In the Longview race riot in July 1919, a reporter for The Chicago Defender was in Longview looking into the mysterious death of a black man named Lemuel Walters. An armed white mob attacked a home where the reporter, S.L. Jones, was staying and attempted to batter their way in. A gunfight began between the attackers and the men in the house. Eventually, Jones made a getaway. The white men then began to burn buildings in the black section of the town.[9]

In 1942, construction began on the Big Inch pipeline in Longview. From 1943 to 1945, the pipeline transported over 261,000,000 barrels of crude oil to the East Coast.[7] At the time of construction, Big Inch and its smaller twin, Little Inch, comprised the longest petroleum pipeline ever built in the world. Both were integral in supplying the United States war effort in World War II.

After World War II Longview's population grew from 24,502 to 40,050 in 1960, its growth fueled by migration from rural Gregg County and the annexation of Greggton and Spring Hill.[10]

Geography[edit]

Longview is bordered to the west by the city of White Oak.

Climate[edit]

Climate data for Longview, Texas (1991–2020 normals, extremes 1902–present)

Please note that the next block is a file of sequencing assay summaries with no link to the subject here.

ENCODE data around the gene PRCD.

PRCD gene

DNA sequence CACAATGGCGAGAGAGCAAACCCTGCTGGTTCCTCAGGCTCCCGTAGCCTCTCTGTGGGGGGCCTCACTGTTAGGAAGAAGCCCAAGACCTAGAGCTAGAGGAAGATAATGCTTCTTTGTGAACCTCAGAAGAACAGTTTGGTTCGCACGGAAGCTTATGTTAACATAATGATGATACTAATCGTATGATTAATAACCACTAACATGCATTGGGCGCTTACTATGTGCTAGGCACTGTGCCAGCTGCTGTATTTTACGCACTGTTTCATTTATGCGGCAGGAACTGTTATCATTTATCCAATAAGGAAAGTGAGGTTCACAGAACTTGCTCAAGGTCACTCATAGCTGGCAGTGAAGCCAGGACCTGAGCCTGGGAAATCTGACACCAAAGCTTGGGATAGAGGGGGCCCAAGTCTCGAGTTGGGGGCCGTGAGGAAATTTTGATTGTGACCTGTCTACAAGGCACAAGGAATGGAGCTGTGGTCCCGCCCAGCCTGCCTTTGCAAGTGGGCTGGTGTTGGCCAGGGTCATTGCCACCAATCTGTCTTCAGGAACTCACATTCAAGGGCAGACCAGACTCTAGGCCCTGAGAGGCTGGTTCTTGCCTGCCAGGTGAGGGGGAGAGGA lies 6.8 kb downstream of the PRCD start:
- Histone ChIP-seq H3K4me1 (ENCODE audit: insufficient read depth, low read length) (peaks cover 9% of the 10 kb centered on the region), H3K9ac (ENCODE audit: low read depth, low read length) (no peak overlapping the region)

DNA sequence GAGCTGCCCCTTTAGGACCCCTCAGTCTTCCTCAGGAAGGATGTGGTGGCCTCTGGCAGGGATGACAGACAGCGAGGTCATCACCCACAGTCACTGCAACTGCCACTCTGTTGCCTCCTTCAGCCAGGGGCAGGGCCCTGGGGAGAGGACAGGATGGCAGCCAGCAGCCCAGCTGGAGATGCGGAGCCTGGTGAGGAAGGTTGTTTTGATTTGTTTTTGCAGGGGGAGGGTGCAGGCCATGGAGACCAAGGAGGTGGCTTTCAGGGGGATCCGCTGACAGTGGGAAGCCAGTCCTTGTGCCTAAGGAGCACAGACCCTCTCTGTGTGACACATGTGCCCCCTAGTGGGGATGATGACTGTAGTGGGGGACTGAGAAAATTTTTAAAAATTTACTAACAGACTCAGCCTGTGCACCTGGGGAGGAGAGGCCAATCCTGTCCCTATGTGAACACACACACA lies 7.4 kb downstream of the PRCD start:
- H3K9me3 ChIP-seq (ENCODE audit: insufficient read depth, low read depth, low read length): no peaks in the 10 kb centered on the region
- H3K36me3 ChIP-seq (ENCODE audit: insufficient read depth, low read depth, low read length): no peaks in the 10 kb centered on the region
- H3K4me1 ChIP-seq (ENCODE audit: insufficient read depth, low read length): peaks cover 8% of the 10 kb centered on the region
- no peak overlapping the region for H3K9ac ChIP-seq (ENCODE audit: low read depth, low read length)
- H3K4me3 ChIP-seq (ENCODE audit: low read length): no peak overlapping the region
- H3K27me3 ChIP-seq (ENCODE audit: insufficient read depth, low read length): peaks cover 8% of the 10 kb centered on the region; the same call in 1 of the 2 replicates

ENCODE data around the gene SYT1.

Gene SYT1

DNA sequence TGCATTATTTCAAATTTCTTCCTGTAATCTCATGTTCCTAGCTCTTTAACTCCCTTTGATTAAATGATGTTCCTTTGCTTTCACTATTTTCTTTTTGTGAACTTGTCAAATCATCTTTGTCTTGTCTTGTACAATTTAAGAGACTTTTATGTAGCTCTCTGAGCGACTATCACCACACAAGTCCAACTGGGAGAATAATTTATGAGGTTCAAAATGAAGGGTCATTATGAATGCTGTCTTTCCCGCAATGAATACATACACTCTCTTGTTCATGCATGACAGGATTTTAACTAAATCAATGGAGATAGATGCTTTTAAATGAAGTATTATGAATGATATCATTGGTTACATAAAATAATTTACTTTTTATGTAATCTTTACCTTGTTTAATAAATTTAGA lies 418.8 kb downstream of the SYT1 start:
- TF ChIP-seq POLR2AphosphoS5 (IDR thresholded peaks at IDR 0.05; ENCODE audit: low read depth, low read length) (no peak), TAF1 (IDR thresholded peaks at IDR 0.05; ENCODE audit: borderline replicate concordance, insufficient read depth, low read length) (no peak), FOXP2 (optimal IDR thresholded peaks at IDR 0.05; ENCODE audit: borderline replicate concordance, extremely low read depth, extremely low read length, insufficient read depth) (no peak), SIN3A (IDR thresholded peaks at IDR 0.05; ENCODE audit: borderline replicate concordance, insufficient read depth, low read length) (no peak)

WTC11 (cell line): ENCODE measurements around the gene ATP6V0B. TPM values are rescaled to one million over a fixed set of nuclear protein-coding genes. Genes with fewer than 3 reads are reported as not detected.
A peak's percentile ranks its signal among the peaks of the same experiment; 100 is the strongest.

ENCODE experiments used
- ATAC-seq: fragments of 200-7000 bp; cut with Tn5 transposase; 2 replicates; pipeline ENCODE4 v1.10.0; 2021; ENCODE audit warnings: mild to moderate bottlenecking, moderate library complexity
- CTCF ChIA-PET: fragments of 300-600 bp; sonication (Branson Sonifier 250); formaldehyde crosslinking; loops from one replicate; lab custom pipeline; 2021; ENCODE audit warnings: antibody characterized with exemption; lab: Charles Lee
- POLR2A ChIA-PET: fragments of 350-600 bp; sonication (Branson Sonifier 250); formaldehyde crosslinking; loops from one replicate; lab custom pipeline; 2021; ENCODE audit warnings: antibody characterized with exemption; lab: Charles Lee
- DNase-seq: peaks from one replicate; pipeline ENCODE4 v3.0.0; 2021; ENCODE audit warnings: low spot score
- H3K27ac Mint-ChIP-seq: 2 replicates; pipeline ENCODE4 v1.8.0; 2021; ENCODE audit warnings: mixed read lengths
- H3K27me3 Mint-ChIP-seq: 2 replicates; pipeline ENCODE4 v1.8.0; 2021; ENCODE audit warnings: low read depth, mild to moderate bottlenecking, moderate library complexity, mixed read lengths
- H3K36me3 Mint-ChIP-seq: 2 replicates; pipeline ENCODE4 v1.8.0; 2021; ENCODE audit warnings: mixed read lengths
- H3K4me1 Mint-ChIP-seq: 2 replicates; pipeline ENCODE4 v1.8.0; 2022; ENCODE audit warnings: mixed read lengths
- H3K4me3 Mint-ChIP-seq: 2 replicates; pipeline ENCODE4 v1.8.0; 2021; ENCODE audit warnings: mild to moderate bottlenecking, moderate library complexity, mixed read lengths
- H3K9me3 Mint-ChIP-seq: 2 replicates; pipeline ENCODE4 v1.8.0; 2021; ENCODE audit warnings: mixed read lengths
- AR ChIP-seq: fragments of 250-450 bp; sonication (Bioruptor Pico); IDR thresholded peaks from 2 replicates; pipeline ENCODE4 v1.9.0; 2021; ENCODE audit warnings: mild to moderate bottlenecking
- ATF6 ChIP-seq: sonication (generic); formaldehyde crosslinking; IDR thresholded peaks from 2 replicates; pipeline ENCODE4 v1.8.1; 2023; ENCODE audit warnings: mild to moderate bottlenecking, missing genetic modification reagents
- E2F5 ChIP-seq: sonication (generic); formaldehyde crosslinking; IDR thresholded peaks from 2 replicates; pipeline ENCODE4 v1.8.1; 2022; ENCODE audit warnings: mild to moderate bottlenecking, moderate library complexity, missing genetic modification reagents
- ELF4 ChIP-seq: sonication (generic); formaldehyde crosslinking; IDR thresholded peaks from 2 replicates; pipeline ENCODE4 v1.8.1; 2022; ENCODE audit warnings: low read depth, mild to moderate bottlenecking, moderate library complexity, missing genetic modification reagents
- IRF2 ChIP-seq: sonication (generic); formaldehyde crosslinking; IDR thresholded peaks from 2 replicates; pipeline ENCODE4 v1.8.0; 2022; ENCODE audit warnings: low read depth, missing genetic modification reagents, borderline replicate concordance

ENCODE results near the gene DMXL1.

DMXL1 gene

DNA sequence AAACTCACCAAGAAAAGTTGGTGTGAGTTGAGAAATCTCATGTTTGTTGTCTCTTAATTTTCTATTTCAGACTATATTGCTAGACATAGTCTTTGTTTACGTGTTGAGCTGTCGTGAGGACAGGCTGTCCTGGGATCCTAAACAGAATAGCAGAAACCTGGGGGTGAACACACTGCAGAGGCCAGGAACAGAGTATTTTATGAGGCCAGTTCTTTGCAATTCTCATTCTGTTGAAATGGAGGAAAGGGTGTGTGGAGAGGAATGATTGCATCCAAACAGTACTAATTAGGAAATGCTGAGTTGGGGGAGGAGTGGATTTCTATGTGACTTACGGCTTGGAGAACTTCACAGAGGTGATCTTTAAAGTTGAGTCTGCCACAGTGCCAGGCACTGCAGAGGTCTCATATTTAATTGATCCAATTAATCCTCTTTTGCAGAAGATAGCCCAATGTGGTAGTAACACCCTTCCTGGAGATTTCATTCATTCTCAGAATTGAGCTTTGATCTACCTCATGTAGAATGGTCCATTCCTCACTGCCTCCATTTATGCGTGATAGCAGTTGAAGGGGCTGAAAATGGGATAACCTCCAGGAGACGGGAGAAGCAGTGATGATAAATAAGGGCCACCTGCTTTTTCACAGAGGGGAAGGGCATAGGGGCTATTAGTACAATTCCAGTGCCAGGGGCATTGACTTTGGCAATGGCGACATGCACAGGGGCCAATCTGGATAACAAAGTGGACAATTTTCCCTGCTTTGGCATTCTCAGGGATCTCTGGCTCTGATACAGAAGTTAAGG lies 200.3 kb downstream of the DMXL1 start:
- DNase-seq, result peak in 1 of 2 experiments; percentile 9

Month Jan Feb Mar Apr May Jun Jul Aug Sep Oct Nov Dec Year
Record high °F (°C) 86
(30)
90
(32)
97
(36)
95
(35)
103
(39)
110
(43)
108
(42)
113
(45)
109
(43)
101
(38)
93
(34)
93
(34)
113
(45)
Average high °F (°C) 57.6
(14.2)
62.0
(16.7)
69.5
(20.8)
76.7
(24.8)
83.9
(28.8)
90.2
(32.3)
93.6
(34.2)
94.2
(34.6)
88.8
(31.6)
79.0
(26.1)
67.9
(19.9)
59.5
(15.3)
76.9
(24.9)
Daily mean °F (°C) 46.0
(7.8)
49.8
(9.9)
57.2
(14.0)
64.2
(17.9)
72.8
(22.7)
79.8
(26.6)
83.0
(28.3)
83.0
(28.3)
76.9
(24.9)
66.2
(19.0)
55.4
(13.0)
47.8
(8.8)
65.2
(18.4)
Average low °F (°C) 34.3
(1.3)
37.7
(3.2)
44.9
(7.2)
51.8
(11.0)
61.7
(16.5)
69.5
(20.8)
72.5
(22.5)
71.7
(22.1)
64.9
(18.3)
53.3
(11.8)
43.0
(6.1)
36.2
(2.3)
53.5
(11.9)
Record low °F (°C) −4
(−20)
−5
(−21)
17
(−8)
20
(−7)
37
(3)
52
(11)
56
(13)
53
(12)
38
(3)
25
(−4)
18
(−8)
2
(−17)
−5
(−21)
Average precipitation inches (mm) 4.27
(108)
4.07
(103)
4.68
(119)
4.34
(110)
4.92
(125)
4.33
(110)
2.50
(64)
2.84
(72)
3.48
(88)
4.33
(110)
3.78
(96)
4.64
(118)
48.18
(1,224)
Average snowfall inches (cm) 0.4
(1.0)
0.3
(0.76)
0.0
(0.0)
0.0
(0.0)
0.0
(0.0)
0.0
(0.0)
0.0
(0.0)
0.0
(0.0)
0.0
(0.0)
0.0
(0.0)
0.0
(0.0)
0.0
(0.0)
0.7
(1.8)
Average precipitation days (≥ 0.01 in) 8.5 8.8 8.8 7.3 8.0 7.3 5.5 5.8 5.7 6.7 7.4 9.0 88.8
Average snowy days (≥ 0.1 in) 0.2 0.2 0.0 0.0 0.0 0.0 0.0 0.0 0.0 0.0 0.0 0.0 0.4
Source: NOAA[11][12]

Demographics[edit]

Historical population
Census Pop.
18801,525
18902,03433.4%
19003,59176.5%
19105,15543.6%
19205,71310.8%
19305,036−11.9%
194013,758173.2%
195024,50278.1%
196040,05063.5%
197045,54713.7%
198062,76237.8%
199070,31112.0%
200073,3444.3%
201080,4559.7%
202081,6381.5%
U.S. Decennial Census
[13][failed verification] 2020[3]
Longview racial composition as of 2020[14](NH = Non-Hispanic)[a]
Race Number Percentage
White (NH) 40,599 49.73%
Black or African American (NH) 19,173 23.49%
Native American or Alaska Native (NH) 255 0.31%
Asian (NH) 1,309 1.6%
Pacific Islander (NH) 30 0.04%
Some Other Race (NH) 219 0.27%
Mixed/Multi-Racial (NH) 3,115 3.82%